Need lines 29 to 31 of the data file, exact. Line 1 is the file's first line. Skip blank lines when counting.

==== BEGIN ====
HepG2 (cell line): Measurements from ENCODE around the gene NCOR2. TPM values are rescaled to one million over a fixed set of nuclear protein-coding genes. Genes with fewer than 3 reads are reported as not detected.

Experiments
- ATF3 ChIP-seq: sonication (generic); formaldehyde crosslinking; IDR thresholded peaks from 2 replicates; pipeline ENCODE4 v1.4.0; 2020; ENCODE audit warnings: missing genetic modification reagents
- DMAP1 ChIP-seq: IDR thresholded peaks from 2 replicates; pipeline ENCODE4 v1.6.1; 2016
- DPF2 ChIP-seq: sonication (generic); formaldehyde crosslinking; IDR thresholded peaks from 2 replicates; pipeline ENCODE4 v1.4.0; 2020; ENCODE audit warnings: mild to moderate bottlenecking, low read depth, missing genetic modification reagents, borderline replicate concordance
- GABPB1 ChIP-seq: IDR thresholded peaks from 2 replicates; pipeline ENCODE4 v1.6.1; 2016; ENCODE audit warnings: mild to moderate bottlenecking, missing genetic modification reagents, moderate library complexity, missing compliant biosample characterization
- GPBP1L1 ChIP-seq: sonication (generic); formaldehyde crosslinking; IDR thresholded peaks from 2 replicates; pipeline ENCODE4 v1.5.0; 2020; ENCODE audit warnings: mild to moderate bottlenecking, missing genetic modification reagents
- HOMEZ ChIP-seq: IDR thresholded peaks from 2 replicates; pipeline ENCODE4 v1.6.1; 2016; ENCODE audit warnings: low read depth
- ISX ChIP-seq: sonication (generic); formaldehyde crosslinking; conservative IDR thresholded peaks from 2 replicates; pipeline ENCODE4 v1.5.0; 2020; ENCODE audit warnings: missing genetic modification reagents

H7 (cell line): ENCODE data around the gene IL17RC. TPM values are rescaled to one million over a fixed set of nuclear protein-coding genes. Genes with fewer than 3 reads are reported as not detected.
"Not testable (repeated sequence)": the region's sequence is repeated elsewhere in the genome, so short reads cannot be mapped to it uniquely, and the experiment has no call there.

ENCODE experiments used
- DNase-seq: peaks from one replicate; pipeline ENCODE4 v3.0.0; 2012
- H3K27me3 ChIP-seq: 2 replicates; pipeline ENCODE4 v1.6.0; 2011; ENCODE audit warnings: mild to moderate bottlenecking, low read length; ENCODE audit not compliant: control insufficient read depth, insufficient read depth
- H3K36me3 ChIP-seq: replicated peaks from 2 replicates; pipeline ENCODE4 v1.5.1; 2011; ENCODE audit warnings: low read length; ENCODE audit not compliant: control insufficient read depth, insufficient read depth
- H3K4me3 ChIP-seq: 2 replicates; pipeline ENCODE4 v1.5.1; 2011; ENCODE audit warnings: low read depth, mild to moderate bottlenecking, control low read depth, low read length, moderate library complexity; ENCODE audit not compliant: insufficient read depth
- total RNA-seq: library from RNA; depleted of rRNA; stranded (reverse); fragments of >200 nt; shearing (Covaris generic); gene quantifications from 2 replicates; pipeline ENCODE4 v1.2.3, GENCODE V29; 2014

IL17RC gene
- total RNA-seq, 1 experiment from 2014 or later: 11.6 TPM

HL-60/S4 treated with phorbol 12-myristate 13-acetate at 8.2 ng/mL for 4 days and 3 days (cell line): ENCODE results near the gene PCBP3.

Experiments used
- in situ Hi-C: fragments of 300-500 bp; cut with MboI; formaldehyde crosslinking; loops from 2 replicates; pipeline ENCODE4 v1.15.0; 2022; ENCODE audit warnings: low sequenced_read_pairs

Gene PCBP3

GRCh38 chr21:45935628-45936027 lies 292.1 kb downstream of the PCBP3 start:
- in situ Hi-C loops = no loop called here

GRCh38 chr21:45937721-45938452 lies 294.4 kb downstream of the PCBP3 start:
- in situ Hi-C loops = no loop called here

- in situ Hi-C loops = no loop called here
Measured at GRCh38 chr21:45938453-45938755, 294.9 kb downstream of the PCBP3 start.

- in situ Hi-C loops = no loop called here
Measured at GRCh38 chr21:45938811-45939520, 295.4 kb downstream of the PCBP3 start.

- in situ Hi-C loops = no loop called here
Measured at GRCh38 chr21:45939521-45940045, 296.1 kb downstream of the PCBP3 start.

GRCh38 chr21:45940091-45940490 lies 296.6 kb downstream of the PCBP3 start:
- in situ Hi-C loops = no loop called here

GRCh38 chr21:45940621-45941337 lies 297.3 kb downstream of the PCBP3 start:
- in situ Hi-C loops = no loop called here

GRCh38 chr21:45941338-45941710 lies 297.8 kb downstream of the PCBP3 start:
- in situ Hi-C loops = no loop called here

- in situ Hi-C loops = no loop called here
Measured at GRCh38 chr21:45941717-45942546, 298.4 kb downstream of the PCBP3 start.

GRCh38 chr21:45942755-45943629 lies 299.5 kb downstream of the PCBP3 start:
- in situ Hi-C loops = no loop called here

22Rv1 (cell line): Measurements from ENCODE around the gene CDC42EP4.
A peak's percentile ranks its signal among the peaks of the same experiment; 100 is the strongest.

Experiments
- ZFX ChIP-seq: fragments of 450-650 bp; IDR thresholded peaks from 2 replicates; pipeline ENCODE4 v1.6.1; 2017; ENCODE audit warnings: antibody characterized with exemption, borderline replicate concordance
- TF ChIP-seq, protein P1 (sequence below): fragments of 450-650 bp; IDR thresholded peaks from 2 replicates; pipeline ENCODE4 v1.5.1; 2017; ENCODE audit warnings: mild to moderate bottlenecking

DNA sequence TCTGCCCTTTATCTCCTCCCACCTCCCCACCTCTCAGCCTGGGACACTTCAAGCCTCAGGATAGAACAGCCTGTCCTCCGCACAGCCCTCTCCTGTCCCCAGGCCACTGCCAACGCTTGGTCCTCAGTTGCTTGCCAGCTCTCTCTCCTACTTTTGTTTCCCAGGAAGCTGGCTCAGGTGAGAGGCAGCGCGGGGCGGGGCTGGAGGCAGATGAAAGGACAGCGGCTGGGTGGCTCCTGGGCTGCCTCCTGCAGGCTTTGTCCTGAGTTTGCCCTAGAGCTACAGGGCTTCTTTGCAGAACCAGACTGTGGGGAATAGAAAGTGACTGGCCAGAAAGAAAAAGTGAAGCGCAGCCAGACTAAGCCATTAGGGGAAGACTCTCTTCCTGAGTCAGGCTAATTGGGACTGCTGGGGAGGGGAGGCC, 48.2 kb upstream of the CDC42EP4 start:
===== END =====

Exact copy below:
Measured at GRCh38 chr21:45938453-45938755, 294.9 kb downstream of the PCBP3 start.

- in situ Hi-C loops = no loop called here
Measured at GRCh38 chr21:45938811-45939520, 295.4 kb downstream of the PCBP3 start.